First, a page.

postcard from toronto
It's always a laugh riot bringing someone home for the first time, especially when home is on another continent and going there involves meeting a kajillion new people in the span of around three days. Not only am I inflicting strange people on my boyfriend, I am introducing him to my homeland. We were welcomed by wet, grotty English weather when we landed in Toronto, and were slapped around by bitterly cold winds in Montreal. The day after we flew in to Toronto, we attended a family function with 50 people who are vaguely related to me. Even I didn't know who most of them were. Two days later, we got on an incredibly overheated train to Montreal. I promised Paul that everyone in Montreal can indeed speak English, so there was no need to worry about not being able to speak French. So what happens? Every person we encountered in restaurants and shops couldn't speak a word of English. He got to meet all of my Montreal friends in one go at an intimate dinner for 18 (next time, we will definitely meet in smaller groups because I didn't really feel like I got to speak to anyone for more than a few minutes). He's been taken to malls, fast food restaurants, more malls, outlet malls, and up a mountain in the freezing cold. It's rained, sleeted, snowed, and misted on us since we arrived. So there I was, thinking that this must be such a cack way for Paul to spend his Christmas holidays.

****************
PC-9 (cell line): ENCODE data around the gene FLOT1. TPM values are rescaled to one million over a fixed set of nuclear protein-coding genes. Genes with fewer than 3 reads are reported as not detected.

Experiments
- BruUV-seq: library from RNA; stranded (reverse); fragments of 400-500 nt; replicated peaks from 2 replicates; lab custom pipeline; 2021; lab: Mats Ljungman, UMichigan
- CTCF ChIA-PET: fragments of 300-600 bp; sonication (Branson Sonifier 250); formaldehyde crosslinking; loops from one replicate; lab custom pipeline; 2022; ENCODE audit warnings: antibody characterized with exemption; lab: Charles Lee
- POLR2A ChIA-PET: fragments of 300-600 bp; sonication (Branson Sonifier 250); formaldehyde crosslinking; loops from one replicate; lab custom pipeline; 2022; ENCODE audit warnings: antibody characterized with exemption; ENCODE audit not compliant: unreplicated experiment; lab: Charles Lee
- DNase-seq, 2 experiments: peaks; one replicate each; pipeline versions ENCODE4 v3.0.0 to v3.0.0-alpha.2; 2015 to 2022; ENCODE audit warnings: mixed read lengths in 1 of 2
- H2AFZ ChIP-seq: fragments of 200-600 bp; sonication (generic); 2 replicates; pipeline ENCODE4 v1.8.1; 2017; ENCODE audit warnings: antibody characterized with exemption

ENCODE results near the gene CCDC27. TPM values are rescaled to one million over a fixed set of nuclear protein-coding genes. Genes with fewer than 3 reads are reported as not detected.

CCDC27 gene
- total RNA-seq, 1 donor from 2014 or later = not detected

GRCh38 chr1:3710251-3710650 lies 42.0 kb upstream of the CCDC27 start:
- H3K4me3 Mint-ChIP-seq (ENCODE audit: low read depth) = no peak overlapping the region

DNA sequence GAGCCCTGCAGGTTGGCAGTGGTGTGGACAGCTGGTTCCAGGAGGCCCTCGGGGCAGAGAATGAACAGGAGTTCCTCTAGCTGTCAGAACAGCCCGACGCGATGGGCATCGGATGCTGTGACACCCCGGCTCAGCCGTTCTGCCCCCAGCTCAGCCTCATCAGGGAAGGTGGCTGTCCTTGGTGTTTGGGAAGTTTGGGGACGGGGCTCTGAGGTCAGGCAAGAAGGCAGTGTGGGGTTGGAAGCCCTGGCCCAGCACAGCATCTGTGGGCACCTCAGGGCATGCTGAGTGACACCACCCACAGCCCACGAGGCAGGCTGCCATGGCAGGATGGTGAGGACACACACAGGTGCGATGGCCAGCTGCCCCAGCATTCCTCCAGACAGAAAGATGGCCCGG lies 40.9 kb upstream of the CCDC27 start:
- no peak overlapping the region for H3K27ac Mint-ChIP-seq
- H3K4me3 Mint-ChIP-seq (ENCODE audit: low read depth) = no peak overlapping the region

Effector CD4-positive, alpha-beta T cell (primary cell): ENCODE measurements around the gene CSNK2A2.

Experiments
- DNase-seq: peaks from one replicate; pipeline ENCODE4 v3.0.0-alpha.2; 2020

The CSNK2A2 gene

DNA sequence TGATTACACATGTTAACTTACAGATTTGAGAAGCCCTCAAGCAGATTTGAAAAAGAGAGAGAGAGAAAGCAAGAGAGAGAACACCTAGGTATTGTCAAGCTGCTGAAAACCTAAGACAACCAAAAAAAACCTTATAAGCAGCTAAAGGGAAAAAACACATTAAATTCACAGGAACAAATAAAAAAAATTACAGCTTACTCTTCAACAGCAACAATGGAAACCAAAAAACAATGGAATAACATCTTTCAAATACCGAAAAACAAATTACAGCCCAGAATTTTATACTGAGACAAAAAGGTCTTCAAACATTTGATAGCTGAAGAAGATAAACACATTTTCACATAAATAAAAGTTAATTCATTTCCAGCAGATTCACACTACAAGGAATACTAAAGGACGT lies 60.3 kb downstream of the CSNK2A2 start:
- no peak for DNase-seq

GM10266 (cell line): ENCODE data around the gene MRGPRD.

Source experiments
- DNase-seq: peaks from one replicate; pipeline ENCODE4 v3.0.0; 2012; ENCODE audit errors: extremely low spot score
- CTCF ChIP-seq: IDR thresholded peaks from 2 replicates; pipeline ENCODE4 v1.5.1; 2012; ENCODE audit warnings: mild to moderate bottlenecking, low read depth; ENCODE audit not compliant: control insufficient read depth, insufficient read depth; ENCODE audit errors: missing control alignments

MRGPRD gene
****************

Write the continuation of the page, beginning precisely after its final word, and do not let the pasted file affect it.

But he's enjoyed the shopping and the relative/friends get togethers. He doesn't think my family is insane. He liked Swiss Chalet. Both my parents, on separate ocassions, have told me that they like Paul a lot. So really, it's been a good holiday. A great holiday, in fact - it's nice to be home and to have Paul with me.
Regarding my mutating accent, it's been brought to my attention by...well...everyone that I now apparently have somewhat of an English accent. This is only apparent to non-Brits, though (although Mark, an ex-pat friend living in Montreal, also says he can hear it). We were shopping in Roots in Montreal, and a salesgirl said to Paul that she loved his accent. A few minutes later, I said something to her and she said "Ooooh! I love your accent, too!" Ah, thanks. I swear to you all, I am not trying to acquire an English accent. There is nothing that annoys me more than people with fake British accents (Madonna, can you hear me?), and there's nothing more pretentious than a North American putting effort into saying "to-mah-to" and incorporating random phrases like "jolly good" into conversations for no good reason. So really, I'm not trying to sound English. It just sort of happens sometimes.
Spotted in Toronto: Terry's chocolate orange with raspberry. Ewwwwwwwwwww. Orange Coffee Crisp - I'm intrigued, but I bet it's disgusting.
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